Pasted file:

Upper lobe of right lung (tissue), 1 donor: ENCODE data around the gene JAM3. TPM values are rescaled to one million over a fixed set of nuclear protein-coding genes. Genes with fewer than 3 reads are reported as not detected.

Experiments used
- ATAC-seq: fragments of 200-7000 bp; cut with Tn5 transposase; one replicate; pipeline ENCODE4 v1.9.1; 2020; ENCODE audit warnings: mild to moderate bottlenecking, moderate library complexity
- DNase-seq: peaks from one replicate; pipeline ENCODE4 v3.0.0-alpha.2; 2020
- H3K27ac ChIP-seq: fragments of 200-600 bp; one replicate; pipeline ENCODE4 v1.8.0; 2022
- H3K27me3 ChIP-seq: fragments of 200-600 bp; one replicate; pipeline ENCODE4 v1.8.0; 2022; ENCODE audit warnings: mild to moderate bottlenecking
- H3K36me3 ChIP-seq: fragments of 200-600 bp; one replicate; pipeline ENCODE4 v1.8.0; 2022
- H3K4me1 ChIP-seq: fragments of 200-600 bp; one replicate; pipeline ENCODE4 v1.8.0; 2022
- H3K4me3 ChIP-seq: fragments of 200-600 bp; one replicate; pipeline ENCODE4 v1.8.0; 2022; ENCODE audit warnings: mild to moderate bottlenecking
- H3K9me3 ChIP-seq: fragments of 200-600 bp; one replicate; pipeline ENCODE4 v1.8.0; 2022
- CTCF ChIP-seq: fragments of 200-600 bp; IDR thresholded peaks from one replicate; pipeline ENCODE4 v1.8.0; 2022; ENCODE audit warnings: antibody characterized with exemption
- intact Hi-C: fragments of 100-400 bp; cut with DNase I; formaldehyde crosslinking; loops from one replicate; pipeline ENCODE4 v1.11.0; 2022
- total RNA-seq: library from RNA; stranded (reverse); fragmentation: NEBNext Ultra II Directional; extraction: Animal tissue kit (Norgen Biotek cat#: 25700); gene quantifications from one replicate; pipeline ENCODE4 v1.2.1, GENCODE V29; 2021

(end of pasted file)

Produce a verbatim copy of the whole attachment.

Upper lobe of right lung (tissue), 1 donor: ENCODE data around the gene JAM3. TPM values are rescaled to one million over a fixed set of nuclear protein-coding genes. Genes with fewer than 3 reads are reported as not detected.

Experiments used
- ATAC-seq: fragments of 200-7000 bp; cut with Tn5 transposase; one replicate; pipeline ENCODE4 v1.9.1; 2020; ENCODE audit warnings: mild to moderate bottlenecking, moderate library complexity
- DNase-seq: peaks from one replicate; pipeline ENCODE4 v3.0.0-alpha.2; 2020
- H3K27ac ChIP-seq: fragments of 200-600 bp; one replicate; pipeline ENCODE4 v1.8.0; 2022
- H3K27me3 ChIP-seq: fragments of 200-600 bp; one replicate; pipeline ENCODE4 v1.8.0; 2022; ENCODE audit warnings: mild to moderate bottlenecking
- H3K36me3 ChIP-seq: fragments of 200-600 bp; one replicate; pipeline ENCODE4 v1.8.0; 2022
- H3K4me1 ChIP-seq: fragments of 200-600 bp; one replicate; pipeline ENCODE4 v1.8.0; 2022
- H3K4me3 ChIP-seq: fragments of 200-600 bp; one replicate; pipeline ENCODE4 v1.8.0; 2022; ENCODE audit warnings: mild to moderate bottlenecking
- H3K9me3 ChIP-seq: fragments of 200-600 bp; one replicate; pipeline ENCODE4 v1.8.0; 2022
- CTCF ChIP-seq: fragments of 200-600 bp; IDR thresholded peaks from one replicate; pipeline ENCODE4 v1.8.0; 2022; ENCODE audit warnings: antibody characterized with exemption
- intact Hi-C: fragments of 100-400 bp; cut with DNase I; formaldehyde crosslinking; loops from one replicate; pipeline ENCODE4 v1.11.0; 2022
- total RNA-seq: library from RNA; stranded (reverse); fragmentation: NEBNext Ultra II Directional; extraction: Animal tissue kit (Norgen Biotek cat#: 25700); gene quantifications from one replicate; pipeline ENCODE4 v1.2.1, GENCODE V29; 2021